Ethical hacker retrieves $5.4M for Curve Finance amid exploit.

Published on:

A white hat hacker has managed to take around 2,879 Ether (ETH), worth around $5.4 million, from an exploiter and returned it to the decentralized finance (DeFi) protocol Curve Finance amid the recent hack. 

On July 30, several stablepools on Curve Finance were exploited due to malfunctioning reentrancy locks on several versions of the Vyper programming language. The losses from Curve Finance are estimated to be around $47 million. However, DeFi protocols that were using the vulnerable versions of Vyper were also exploited, exposing the DeFi ecosystem to a stress test.

On the same day, an ethical hacker seized some of the stolen assets and returned them to Curve Finance. An MEV bot operator with the username “c0ffeebabe.eth” used a front-running bot against a malicious hacker to secure almost 3,000 ETH. The funds were then returned to the Curve deployer address, which looks to be its rightful custodian.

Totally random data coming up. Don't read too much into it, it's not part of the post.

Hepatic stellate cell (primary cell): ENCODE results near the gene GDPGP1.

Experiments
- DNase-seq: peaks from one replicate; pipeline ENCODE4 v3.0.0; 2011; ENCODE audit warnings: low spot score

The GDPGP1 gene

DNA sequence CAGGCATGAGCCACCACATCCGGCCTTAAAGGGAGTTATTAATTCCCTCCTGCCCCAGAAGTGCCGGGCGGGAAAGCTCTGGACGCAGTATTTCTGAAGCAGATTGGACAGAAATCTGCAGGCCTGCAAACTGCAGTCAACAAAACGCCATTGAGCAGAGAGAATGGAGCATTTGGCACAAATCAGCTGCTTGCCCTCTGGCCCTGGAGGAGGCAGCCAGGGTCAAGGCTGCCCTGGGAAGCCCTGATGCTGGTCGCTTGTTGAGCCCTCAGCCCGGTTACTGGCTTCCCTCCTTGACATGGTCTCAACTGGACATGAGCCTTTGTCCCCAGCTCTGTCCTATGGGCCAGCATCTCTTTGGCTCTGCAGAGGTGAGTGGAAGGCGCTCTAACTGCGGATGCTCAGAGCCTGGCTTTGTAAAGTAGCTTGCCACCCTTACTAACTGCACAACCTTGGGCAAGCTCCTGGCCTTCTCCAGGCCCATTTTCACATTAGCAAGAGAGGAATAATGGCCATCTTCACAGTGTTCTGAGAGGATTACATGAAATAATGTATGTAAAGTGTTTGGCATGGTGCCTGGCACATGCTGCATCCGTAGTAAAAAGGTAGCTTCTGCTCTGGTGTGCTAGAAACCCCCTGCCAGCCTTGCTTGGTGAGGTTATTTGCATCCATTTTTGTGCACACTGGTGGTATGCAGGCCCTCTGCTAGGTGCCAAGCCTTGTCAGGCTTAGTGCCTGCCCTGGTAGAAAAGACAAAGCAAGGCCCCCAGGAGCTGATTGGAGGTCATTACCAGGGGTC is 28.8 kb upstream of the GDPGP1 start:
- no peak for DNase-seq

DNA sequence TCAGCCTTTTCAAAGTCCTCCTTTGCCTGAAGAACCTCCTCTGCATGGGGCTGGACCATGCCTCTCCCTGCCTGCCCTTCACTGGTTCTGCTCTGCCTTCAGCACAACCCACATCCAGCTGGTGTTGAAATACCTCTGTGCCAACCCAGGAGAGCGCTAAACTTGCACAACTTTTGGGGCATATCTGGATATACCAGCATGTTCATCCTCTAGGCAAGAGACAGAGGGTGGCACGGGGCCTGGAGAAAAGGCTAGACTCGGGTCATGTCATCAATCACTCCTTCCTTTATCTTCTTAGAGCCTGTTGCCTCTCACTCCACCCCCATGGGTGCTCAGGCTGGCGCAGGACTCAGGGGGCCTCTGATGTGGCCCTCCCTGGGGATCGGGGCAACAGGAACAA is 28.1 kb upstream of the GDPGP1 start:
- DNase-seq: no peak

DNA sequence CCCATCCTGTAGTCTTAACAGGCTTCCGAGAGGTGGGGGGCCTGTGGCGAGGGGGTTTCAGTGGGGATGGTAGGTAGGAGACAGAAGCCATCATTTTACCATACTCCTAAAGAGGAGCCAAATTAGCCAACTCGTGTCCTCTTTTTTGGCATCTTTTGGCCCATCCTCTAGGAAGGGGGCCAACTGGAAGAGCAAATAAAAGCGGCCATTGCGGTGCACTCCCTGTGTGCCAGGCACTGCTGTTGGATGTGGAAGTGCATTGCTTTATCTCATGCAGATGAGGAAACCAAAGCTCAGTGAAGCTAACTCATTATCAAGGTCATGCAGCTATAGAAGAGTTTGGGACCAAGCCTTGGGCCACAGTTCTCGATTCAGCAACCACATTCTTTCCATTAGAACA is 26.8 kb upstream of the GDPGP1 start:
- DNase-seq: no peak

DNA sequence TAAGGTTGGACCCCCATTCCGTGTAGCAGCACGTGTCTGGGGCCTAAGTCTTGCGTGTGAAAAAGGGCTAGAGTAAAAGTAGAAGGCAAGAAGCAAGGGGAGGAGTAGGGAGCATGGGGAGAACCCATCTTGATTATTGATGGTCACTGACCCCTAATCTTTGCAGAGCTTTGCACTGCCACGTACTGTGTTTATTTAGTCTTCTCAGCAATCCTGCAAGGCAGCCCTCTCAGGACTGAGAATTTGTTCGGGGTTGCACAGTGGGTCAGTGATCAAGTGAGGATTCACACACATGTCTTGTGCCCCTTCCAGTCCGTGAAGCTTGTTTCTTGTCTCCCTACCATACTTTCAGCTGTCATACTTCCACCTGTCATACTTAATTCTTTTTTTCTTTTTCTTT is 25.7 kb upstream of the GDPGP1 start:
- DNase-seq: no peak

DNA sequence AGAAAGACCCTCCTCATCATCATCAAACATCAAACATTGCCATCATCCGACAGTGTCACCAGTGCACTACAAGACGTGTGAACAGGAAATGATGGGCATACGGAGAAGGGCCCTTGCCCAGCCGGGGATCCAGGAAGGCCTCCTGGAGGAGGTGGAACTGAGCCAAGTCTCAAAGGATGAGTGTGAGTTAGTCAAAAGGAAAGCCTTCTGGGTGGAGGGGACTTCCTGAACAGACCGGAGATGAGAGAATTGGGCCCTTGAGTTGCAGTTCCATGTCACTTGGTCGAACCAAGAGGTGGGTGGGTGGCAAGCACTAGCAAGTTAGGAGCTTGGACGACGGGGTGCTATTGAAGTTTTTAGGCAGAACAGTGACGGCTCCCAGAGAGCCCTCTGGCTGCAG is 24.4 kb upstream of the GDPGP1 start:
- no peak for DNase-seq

Amid the chaos, Twitter accounts impersonating Curve Finance and hack victims are promoting a fake refund scheme targeting those who already lost their funds in the recent hack. The official Curve Finance account has not published any plans for a refund at the time of writing.

Copycat Curve Finance account promoting a fake refund scheme. Source: Twitter

Meanwhile, BNB Smart Chain has suffered copycat attacks due to the Vyper vulnerability. According to data shared by Blockchain security firm BlockSec, around $73,000 were stolen across three exploits. 

Related: Ethereum logs $1M MEV block reward amid Curve Finance exploit

Read more:  Binance conducts 11th LUNC burn, 2.65 billion tokens destroyed

Meanwhile, the United States Securities and Exchange Commission (SEC) has adopted new rules for cybersecurity incidents involving public companies in the US. The rule requires these companies to disclose a cyberattack four days after being considered “material.” According to the SEC, the rule will also require periodic reporting on policies to identify and manage cybersecurity risks.

Magazine: Should crypto projects ever negotiate with hackers? Probably